There are even some browsers that no longer recognise the font tag so CSS is the only way that will work properly.
    felgall, I would like to know which ones as well, it would be really useful to put in my endless rants about web standards, lol

  15. #15
    SitePoint Enthusiast v1rgil's Avatar
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    Quote Originally Posted by felgall View Post
    There are even some browsers that no longer recognise the font tag so CSS is the only way that will work properly.
    i got this from
    http://www.w3schools.com/tags/tag_FONT.asp

    it says font tag is supported in all major browsers but not when page is strict xhtml 1.0.

    The font element was deprecated in HTML 4.01, and is not supported in XHTML 1.0 Strict DTD.

  16. #16
    In memoriam gold trophysilver trophybronze trophy Dan Schulz's Avatar
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    Quote Originally Posted by v1rgil View Post
    i got this from
    http://www.w3schools.com/tags/tag_FONT.asp

    it says font tag is supported in all major browsers but not when page is strict xhtml 1.0.
    That page - no, the entire site - is ancient (okay, so ancient it makes ancient look new), has nothing to do with the W3C and frankly was not a good source to learn from anyway (at least in my own considerably extensive personal experience).

  17. #17
    Programming Since 1978 silver trophybronze trophy felgall's Avatar
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    Quote Originally Posted by Dan Schulz View Post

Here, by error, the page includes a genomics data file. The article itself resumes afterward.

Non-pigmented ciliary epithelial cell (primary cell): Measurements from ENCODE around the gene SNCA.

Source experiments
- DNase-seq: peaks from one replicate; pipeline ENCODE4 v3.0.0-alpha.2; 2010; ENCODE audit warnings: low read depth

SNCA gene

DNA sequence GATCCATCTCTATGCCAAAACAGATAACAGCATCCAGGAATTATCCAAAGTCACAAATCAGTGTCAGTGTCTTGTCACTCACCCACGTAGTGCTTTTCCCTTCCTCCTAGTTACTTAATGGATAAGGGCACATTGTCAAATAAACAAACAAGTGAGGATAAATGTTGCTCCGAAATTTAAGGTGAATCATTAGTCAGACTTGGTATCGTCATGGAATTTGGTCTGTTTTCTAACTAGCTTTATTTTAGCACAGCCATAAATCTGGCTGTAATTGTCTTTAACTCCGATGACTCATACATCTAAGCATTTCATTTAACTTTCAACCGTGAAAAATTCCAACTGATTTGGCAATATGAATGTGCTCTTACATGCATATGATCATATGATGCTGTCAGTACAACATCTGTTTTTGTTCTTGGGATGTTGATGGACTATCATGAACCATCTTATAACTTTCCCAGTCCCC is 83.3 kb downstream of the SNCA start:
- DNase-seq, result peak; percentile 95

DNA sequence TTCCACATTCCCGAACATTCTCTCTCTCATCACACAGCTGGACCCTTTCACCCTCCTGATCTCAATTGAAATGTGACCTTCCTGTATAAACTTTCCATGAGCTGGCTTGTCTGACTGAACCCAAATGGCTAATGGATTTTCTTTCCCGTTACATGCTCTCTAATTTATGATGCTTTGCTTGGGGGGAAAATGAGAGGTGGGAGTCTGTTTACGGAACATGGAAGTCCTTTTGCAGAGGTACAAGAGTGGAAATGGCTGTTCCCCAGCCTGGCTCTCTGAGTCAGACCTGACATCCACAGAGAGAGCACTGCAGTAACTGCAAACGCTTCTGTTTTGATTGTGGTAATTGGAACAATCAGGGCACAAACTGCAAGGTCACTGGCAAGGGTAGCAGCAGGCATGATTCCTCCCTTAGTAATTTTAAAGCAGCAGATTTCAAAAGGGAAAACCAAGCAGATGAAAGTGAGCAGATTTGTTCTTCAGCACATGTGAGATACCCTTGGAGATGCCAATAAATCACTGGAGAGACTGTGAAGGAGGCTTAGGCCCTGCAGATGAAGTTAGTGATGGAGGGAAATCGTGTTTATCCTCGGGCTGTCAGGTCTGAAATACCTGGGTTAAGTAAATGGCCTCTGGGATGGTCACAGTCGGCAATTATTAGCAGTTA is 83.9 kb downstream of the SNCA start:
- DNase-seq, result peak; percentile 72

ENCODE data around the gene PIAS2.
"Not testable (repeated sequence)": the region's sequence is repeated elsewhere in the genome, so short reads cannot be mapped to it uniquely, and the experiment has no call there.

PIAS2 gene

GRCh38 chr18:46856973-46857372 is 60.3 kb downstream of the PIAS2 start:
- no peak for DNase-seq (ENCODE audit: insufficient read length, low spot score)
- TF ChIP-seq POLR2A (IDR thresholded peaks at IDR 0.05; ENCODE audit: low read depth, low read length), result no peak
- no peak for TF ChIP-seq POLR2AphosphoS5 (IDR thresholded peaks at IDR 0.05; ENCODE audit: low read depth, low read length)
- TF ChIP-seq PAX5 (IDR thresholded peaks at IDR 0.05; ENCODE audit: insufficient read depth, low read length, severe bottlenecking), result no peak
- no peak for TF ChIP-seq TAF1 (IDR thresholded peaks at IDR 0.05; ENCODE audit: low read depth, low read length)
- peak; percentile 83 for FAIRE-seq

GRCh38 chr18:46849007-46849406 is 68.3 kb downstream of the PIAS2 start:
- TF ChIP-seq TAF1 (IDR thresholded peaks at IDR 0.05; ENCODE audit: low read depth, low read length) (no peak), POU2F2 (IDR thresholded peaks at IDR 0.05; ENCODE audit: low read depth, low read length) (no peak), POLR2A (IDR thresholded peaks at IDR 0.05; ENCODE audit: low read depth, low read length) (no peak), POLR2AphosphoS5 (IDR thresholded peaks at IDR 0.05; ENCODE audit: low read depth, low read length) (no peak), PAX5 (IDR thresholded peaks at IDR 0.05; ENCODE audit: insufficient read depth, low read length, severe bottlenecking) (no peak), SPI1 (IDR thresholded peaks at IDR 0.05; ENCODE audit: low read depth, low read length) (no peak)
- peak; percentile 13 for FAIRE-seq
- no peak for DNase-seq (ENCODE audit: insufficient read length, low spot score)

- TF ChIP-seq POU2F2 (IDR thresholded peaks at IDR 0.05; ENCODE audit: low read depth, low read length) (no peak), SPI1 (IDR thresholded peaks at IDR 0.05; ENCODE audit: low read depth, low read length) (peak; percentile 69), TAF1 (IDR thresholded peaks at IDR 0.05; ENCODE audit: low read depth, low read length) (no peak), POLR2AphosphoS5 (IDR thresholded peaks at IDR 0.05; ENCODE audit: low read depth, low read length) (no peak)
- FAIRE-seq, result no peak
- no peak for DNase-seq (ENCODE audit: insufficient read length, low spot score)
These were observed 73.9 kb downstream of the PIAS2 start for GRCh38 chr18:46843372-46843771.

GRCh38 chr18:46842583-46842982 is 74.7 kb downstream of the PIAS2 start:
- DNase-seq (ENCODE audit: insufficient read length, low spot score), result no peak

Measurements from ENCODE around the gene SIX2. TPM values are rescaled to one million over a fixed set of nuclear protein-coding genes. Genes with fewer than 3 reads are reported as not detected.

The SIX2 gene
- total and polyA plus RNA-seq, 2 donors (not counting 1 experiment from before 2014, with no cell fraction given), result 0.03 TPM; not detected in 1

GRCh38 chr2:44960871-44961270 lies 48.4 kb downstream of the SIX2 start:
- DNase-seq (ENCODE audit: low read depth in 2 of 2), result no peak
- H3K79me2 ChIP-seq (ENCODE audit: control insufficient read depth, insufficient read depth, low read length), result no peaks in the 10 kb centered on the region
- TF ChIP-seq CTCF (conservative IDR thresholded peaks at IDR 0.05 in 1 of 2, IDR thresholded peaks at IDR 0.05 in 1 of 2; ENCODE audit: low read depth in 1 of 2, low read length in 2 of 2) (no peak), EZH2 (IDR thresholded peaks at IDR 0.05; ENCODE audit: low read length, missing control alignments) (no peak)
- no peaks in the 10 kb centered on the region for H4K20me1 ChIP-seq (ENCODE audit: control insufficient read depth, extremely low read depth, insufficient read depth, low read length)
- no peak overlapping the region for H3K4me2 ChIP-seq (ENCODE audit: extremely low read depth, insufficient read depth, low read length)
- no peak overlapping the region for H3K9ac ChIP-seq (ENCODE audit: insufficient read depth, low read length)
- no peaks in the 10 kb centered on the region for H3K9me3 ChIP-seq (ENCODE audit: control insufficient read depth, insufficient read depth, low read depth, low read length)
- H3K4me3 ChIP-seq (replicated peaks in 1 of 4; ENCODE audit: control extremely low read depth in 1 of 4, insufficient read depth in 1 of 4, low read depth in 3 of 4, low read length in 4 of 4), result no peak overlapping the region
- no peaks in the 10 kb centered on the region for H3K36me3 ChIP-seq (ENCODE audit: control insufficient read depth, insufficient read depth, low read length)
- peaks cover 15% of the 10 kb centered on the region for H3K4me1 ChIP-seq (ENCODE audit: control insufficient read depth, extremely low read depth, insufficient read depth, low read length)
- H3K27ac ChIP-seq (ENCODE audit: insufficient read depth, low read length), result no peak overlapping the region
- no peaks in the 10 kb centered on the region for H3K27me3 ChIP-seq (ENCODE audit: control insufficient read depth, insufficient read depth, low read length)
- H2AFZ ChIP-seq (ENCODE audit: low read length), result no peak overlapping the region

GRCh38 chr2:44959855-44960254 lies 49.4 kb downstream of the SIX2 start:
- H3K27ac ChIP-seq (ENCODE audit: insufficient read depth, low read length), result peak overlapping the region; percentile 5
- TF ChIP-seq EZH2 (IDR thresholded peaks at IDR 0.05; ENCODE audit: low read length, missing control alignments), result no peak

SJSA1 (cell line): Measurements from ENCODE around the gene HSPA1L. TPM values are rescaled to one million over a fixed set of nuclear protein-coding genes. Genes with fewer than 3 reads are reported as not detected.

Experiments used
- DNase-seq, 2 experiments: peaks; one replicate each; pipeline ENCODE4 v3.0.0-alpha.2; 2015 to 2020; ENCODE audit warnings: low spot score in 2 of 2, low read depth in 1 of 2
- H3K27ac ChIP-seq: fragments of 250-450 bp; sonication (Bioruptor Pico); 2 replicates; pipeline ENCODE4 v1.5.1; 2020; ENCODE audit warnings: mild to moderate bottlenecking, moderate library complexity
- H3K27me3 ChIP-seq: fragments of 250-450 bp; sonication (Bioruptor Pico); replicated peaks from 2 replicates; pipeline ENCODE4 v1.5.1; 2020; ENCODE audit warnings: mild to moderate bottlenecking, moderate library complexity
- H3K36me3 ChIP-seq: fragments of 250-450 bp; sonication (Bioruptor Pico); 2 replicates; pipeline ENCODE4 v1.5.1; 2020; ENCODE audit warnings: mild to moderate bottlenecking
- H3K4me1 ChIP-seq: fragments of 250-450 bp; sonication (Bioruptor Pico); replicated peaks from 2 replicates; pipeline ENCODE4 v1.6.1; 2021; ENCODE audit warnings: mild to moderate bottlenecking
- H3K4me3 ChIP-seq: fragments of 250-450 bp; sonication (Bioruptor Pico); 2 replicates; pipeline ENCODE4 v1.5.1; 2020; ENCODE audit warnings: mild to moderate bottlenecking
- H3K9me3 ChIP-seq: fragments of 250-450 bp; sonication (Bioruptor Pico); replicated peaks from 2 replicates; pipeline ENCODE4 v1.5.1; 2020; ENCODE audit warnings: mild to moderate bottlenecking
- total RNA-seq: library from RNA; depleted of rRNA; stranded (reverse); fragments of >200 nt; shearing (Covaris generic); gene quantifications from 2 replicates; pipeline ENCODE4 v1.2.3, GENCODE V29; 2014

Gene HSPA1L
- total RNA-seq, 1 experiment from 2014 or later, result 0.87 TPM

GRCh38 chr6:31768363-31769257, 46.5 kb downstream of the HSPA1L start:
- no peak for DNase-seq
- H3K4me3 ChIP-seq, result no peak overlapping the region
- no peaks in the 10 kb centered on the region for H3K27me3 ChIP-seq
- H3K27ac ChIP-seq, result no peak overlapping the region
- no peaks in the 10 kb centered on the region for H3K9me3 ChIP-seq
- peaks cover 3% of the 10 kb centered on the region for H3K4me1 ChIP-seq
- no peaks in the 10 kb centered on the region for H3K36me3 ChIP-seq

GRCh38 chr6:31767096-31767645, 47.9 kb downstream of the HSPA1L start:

That page - no, the entire site - is ancient (okay, so ancient it makes ancient look new), has nothing to do with the W3C and frankly was not a good source to learn from anyway (at least in my own considerably extensive personal experience).
    I agree - the two guys who created that site appear to have made very few updates (if any) in recent years. The only reason that they get as many visitors as they still do is because they got llucky with a domain name that misleads people into thinking that their site is something that it is not.
    Stephen J Chapman

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  18. #18
    SitePoint Enthusiast v1rgil's Avatar
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    hey guys,

    i got this from http://www.w3.org/MarkUp/

    FONT tag considered harmful! Many filters from word-processing packages, and also some HTML authoring tools, generate HTML code which is completely contrary to the design goals of the language. What they do is to look at a document almost purely from the point of view of layout, and then mimic that layout in HTML by doing tricks with FONT, BR and &nbsp; (non-breaking spaces). HTML documents are supposed to be structured around items such as paragraphs, headings and lists. Yet some of these documents barely have a paragraph tag in sight!